House passes bill to protect firefighters from ‘forever chemicals’

WASHINGTON – The Environmental Working Group applauds the House for passing a bill to help protect firefighters from exposure to the toxic “forever chemicals” known as PFAS widely used in their tools and equipment.

The bipartisan legislation, the Protecting Firefighters from Adverse Substances (PFAS) Act, has already cleared the Senate and now heads to President Joe Biden’s desk. It directs the Department of Homeland Security to offer guidance to federal, state and local firefighters about training and the best ways to reduce exposure to PFAS.

Firefighters are exposed through their use of firefighting foam containing PFAS, called aqueous film-forming foam, or AFFF. Foam manufacturers knew of the potential health harms for years, yet kept them secret. Firefighters’ protective gear is also made with PFAS textile materials and treated with additional PFAS for water resistance, posing further risks to firefighters who wear it.

“Firefighters are among those most exposed to harms from PFAS, but many local fire departments lack the resources and guidance to switch to PFAS-free alternatives,” said Jay Lucey, EWG’s legislative director for government affairs.

The bill, by Rep. Debbie Dingell and Sen. Gary Peters, both Democrats of Michigan, will help find ways to lower firefighters’ exposure to PFAS. It will also spur the search for firefighting tools and equipment made without harmful PFAS.

“EWG appreciates Sen. Peters and Rep. Dingell’s leadership in addressing the national PFAS crisis, and this legislation will protect those most affected by PFAS exposure, our firefighters and first responders,” said Lucey.

Studies show firefighters have higher levels of PFAS in their blood than the average American. PFAS are linked to various health harms, including some kinds of cancer, reproductive harms and reduced effectiveness of vaccines.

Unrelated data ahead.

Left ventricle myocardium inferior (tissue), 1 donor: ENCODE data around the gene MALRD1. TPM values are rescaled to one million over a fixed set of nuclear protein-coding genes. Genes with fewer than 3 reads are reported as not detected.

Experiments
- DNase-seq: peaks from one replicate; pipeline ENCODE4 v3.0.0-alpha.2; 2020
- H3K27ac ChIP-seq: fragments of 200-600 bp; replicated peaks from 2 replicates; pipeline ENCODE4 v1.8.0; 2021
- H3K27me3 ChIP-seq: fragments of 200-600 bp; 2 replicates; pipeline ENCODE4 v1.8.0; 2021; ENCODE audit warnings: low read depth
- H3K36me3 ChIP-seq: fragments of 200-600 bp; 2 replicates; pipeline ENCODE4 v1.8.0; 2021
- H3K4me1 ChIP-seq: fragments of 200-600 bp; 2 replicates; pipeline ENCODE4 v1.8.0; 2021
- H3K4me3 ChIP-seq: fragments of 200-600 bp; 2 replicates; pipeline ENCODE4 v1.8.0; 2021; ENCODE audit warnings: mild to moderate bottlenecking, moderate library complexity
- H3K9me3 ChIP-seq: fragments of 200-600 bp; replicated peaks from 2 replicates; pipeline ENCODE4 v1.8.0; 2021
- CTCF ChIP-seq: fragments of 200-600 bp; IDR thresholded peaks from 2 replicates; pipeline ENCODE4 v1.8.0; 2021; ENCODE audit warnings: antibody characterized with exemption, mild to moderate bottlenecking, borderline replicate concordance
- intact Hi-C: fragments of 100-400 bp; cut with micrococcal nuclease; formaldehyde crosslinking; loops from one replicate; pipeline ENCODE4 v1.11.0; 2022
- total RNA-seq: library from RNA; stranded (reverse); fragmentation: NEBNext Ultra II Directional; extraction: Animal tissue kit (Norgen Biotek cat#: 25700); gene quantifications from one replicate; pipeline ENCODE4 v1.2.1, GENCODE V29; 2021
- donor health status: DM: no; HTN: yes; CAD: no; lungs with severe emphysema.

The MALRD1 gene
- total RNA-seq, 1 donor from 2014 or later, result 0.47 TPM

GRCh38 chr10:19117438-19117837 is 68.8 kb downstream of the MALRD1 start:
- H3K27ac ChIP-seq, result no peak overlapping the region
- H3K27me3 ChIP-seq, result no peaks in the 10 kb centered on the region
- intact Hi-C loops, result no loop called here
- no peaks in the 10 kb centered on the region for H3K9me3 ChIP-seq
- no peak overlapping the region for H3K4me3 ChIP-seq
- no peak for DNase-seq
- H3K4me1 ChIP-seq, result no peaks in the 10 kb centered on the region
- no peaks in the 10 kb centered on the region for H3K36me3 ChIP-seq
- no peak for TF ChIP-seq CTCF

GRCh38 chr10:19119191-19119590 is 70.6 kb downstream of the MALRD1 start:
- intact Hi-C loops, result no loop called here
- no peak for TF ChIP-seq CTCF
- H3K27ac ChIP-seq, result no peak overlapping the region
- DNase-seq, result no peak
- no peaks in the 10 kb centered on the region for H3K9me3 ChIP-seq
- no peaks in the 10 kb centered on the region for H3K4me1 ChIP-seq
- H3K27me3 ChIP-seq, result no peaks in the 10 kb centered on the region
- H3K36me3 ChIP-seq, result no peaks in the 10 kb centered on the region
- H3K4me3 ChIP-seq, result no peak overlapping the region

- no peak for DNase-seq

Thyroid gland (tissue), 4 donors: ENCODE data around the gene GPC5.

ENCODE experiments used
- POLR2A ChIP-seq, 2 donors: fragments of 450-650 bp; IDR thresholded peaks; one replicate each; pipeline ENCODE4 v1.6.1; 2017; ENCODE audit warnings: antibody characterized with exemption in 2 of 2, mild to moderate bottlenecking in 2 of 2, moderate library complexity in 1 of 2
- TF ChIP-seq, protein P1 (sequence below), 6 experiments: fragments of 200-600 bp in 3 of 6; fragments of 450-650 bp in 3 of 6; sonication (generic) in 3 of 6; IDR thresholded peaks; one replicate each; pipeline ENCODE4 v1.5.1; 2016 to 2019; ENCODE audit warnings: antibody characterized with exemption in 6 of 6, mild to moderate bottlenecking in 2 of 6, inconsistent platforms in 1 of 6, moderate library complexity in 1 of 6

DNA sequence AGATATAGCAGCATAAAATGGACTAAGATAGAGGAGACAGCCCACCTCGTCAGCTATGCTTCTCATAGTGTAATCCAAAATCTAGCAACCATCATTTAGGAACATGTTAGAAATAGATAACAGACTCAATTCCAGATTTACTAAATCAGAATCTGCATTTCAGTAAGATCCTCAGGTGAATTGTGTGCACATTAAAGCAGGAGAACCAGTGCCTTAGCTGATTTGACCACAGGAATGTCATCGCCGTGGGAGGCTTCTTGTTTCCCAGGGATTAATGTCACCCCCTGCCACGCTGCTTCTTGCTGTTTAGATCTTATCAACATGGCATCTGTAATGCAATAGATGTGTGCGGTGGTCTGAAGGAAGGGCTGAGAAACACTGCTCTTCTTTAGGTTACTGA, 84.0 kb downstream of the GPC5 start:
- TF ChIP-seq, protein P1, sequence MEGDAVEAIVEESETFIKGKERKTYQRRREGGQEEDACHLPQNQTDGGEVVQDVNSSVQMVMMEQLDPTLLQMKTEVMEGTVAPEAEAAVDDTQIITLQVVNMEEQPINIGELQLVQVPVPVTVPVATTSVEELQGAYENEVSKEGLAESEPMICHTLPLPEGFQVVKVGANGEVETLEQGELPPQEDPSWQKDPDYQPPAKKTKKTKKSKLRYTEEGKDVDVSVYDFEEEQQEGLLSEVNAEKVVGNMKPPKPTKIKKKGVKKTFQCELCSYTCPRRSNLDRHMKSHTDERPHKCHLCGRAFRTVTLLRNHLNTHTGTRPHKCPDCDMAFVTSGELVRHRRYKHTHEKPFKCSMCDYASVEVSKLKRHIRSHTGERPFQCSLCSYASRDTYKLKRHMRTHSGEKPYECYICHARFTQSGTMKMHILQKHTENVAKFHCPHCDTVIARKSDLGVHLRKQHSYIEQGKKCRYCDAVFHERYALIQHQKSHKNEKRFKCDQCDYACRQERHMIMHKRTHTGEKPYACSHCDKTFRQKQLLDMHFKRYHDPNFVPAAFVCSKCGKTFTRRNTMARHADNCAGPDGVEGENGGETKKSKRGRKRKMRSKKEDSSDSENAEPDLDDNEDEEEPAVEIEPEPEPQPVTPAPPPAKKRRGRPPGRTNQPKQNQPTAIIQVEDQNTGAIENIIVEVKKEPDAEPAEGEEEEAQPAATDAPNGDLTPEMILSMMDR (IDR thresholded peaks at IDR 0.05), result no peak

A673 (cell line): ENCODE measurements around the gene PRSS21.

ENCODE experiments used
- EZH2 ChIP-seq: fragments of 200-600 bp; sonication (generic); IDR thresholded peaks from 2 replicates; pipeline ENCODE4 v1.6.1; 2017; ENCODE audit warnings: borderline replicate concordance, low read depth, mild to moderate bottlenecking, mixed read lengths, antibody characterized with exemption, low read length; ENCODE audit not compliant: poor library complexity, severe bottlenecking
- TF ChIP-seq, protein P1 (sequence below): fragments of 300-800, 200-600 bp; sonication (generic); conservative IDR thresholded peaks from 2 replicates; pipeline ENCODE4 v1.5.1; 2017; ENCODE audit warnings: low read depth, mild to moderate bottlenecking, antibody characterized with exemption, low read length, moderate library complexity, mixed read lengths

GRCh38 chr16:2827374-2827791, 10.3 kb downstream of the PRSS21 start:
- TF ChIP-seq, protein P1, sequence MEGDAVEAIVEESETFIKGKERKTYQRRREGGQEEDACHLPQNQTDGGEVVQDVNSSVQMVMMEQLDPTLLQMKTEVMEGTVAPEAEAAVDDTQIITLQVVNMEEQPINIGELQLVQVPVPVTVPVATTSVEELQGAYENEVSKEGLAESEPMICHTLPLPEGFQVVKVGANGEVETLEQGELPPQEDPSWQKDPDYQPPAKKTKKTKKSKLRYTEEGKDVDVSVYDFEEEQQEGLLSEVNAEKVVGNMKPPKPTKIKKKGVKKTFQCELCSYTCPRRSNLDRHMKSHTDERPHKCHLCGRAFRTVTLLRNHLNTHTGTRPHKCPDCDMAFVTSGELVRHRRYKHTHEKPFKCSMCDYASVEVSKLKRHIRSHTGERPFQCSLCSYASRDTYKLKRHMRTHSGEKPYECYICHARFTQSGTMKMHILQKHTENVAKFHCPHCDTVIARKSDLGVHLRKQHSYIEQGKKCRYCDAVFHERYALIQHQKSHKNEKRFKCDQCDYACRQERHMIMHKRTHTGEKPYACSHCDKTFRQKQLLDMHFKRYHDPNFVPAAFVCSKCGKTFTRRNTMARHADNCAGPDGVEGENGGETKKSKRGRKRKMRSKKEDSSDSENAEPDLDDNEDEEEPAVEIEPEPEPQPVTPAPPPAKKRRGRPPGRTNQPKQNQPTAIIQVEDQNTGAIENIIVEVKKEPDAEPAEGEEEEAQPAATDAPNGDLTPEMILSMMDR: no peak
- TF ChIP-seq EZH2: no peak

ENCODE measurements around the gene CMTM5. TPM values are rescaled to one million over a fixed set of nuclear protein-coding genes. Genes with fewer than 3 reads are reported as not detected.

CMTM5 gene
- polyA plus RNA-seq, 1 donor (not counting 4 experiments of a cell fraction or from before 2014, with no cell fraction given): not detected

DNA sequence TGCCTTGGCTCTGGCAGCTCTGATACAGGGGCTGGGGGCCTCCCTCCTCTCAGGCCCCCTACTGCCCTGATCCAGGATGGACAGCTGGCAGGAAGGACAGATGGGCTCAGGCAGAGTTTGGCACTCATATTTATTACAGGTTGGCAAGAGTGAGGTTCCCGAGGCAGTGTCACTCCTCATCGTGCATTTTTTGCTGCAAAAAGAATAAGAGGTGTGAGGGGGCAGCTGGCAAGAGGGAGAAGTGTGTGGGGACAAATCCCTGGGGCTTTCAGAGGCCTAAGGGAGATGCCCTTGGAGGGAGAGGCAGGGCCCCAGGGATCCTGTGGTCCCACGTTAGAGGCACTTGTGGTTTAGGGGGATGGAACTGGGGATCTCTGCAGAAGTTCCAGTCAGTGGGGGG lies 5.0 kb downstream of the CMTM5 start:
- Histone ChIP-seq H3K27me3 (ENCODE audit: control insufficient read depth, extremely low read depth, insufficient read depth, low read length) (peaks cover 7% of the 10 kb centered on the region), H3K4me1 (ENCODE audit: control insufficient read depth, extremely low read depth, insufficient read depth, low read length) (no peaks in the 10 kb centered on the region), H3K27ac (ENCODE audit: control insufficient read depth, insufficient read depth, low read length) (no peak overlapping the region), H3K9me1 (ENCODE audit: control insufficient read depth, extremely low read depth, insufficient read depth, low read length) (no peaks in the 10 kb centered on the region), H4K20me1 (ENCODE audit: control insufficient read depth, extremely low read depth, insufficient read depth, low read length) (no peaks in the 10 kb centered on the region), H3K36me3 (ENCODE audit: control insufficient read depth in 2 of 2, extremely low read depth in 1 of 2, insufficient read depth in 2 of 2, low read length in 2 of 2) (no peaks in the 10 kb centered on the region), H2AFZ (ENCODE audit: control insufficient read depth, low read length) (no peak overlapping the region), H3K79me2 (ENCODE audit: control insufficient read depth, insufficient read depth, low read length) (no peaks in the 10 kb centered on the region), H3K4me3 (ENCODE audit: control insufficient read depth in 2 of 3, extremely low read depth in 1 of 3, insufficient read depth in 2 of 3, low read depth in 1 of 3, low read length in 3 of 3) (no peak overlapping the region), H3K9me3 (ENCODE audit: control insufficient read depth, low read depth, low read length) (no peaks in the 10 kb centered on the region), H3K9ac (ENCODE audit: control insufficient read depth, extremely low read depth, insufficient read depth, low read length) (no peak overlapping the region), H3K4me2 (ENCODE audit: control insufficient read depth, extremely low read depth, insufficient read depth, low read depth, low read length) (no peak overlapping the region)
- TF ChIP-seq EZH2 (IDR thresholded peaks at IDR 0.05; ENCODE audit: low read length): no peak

Viable alternatives to AFFF are already on the market. Many meet rigorous international standards and are used around the world. As of April 2019, 90 fluorine-free foams were available from 22 manufacturers.

Several states have already banned most uses of AFFF, including California, Colorado, Connecticut, Illinois, Maine, Minnesota, New Hampshire, New York and Washington. Others, including California, Colorado and Michigan, have created take-back programs for the foam.

California, Colorado and New York also require manufacturers of firefighter protective equipment to disclose whether their products contain PFAS. 


The Environmental Working Group (EWG) is a nonprofit, non-partisan organization that empowers people to live healthier lives in a healthier environment. Through research, advocacy and unique education tools, EWG drives consumer choice and civic action

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